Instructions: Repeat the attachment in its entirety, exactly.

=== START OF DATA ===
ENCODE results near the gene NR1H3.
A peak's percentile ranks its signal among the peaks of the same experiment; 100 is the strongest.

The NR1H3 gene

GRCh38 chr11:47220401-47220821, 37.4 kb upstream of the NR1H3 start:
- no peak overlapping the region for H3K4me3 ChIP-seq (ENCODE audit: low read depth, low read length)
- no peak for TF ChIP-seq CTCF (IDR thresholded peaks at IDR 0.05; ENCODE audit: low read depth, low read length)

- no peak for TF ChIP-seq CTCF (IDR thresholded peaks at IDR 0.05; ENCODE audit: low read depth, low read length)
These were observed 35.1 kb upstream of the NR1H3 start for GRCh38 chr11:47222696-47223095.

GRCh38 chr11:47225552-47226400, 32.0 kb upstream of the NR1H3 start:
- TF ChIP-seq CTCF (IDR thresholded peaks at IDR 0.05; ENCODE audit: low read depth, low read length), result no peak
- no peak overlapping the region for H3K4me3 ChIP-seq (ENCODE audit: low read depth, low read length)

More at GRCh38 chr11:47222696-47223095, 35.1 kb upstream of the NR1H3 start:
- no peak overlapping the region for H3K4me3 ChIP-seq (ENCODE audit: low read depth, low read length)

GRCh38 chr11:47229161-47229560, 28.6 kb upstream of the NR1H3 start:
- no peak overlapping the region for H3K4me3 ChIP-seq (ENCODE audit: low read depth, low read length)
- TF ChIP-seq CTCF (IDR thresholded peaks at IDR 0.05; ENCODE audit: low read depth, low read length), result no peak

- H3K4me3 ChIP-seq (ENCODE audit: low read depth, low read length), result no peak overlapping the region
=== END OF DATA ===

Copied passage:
ENCODE results near the gene NR1H3.
A peak's percentile ranks its signal among the peaks of the same experiment; 100 is the strongest.

The NR1H3 gene

GRCh38 chr11:47220401-47220821, 37.4 kb upstream of the NR1H3 start:
- no peak overlapping the region for H3K4me3 ChIP-seq (ENCODE audit: low read depth, low read length)
- no peak for TF ChIP-seq CTCF (IDR thresholded peaks at IDR 0.05; ENCODE audit: low read depth, low read length)

- no peak for TF ChIP-seq CTCF (IDR thresholded peaks at IDR 0.05; ENCODE audit: low read depth, low read length)
These were observed 35.1 kb upstream of the NR1H3 start for GRCh38 chr11:47222696-47223095.

GRCh38 chr11:47225552-47226400, 32.0 kb upstream of the NR1H3 start:
- TF ChIP-seq CTCF (IDR thresholded peaks at IDR 0.05; ENCODE audit: low read depth, low read length), result no peak
- no peak overlapping the region for H3K4me3 ChIP-seq (ENCODE audit: low read depth, low read length)

More at GRCh38 chr11:47222696-47223095, 35.1 kb upstream of the NR1H3 start:
- no peak overlapping the region for H3K4me3 ChIP-seq (ENCODE audit: low read depth, low read length)

GRCh38 chr11:47229161-47229560, 28.6 kb upstream of the NR1H3 start:
- no peak overlapping the region for H3K4me3 ChIP-seq (ENCODE audit: low read depth, low read length)
- TF ChIP-seq CTCF (IDR thresholded peaks at IDR 0.05; ENCODE audit: low read depth, low read length), result no peak

- H3K4me3 ChIP-seq (ENCODE audit: low read depth, low read length), result no peak overlapping the region